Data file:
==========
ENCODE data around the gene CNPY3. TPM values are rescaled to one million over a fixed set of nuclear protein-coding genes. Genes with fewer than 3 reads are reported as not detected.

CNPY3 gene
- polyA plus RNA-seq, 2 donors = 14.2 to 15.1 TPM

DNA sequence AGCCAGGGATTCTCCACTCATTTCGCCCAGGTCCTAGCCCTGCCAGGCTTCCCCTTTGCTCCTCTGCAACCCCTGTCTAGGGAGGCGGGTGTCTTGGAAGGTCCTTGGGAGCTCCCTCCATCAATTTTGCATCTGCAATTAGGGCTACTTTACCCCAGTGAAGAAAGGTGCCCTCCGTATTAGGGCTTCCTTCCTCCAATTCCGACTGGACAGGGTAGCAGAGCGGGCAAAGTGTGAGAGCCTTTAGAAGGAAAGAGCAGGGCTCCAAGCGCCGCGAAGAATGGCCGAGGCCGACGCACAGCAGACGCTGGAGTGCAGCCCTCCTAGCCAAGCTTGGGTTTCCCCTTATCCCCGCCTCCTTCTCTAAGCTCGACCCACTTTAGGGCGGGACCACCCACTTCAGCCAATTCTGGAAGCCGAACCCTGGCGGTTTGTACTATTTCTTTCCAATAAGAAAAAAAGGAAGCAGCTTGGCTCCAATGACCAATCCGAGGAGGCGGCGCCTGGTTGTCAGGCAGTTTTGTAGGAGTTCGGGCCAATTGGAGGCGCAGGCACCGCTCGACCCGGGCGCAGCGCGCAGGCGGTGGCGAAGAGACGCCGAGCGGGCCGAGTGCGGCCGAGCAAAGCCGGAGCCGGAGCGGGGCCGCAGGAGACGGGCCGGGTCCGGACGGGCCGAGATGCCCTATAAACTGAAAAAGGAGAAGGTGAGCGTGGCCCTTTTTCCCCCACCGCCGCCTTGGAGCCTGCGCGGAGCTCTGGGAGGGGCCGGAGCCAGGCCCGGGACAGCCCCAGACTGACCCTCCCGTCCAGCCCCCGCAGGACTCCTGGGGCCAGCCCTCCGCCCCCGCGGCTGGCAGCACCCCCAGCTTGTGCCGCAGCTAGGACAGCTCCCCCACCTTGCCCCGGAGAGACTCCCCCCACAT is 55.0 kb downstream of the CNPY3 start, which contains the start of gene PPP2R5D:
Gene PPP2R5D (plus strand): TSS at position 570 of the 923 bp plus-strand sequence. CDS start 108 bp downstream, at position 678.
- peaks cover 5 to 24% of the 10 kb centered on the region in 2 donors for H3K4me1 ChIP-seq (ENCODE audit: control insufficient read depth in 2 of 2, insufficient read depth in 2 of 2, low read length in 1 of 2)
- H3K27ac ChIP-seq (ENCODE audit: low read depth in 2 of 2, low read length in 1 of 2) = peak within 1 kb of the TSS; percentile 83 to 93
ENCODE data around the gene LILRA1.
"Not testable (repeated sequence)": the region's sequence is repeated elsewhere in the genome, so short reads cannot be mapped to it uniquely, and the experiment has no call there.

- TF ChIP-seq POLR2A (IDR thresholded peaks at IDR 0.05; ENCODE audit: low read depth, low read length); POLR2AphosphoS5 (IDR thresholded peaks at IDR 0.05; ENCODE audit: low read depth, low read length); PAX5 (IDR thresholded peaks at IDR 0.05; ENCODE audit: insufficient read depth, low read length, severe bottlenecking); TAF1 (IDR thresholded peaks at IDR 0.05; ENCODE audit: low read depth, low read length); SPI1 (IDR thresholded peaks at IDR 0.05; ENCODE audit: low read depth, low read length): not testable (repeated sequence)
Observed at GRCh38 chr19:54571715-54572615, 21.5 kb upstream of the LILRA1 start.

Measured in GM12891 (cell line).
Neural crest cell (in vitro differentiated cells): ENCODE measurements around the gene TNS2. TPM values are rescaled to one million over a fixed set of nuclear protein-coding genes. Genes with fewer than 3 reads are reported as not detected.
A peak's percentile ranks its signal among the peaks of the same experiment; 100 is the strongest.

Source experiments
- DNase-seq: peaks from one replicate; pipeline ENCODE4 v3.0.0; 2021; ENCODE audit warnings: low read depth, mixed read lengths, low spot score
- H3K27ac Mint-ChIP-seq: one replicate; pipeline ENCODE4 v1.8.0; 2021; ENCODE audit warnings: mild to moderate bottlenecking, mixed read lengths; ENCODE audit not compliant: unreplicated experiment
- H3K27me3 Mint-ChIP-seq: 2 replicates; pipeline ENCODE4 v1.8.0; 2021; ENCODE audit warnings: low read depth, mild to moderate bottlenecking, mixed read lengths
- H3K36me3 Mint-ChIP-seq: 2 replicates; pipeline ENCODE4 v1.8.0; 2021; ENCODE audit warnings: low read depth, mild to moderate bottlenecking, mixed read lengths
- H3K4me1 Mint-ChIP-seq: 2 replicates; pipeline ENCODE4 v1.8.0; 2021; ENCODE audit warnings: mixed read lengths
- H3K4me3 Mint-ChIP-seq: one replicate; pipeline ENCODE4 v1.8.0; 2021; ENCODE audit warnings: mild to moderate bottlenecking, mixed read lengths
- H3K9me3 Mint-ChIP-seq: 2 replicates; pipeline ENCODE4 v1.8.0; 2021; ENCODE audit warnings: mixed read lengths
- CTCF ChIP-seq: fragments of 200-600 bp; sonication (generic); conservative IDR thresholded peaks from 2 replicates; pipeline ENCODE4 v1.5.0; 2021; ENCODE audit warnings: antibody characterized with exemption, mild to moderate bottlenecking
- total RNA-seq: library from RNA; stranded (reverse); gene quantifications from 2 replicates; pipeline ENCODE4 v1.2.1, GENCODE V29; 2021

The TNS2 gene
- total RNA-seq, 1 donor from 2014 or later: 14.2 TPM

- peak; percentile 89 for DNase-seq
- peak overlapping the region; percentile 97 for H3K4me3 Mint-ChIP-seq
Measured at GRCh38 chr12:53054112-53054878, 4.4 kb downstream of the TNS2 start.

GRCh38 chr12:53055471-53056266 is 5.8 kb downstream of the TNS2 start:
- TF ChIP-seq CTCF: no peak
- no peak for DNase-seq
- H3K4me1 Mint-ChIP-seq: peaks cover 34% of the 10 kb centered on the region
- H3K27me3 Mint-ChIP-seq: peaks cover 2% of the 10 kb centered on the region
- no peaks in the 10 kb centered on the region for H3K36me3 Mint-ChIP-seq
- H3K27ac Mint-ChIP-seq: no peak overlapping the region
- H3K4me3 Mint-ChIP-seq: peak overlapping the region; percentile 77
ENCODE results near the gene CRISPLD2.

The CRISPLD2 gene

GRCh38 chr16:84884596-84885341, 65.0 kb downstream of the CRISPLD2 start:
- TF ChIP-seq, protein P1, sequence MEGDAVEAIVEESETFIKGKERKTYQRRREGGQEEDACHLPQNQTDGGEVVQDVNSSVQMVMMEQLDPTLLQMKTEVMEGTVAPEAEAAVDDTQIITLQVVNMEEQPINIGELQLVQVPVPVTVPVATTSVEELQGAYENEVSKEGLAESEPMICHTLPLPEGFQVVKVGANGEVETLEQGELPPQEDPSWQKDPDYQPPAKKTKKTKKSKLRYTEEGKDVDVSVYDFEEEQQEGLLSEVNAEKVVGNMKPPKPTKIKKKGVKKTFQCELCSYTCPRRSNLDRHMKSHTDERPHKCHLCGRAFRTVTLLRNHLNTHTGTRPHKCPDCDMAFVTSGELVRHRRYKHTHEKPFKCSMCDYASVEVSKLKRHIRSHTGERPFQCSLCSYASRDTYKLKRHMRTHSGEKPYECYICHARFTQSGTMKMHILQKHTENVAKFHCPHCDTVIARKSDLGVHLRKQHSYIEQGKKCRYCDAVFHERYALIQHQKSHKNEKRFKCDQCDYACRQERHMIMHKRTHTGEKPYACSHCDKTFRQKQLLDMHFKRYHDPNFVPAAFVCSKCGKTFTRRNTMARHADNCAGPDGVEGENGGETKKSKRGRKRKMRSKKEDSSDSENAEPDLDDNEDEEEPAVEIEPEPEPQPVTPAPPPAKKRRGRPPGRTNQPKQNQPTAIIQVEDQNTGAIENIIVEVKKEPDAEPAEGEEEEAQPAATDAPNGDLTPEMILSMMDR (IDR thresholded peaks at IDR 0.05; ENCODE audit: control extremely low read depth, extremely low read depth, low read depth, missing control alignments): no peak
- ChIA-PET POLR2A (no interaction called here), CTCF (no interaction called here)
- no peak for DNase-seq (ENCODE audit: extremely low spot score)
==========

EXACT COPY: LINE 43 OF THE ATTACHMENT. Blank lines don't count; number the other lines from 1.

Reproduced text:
- no peak for DNase-seq (ENCODE audit: extremely low spot score)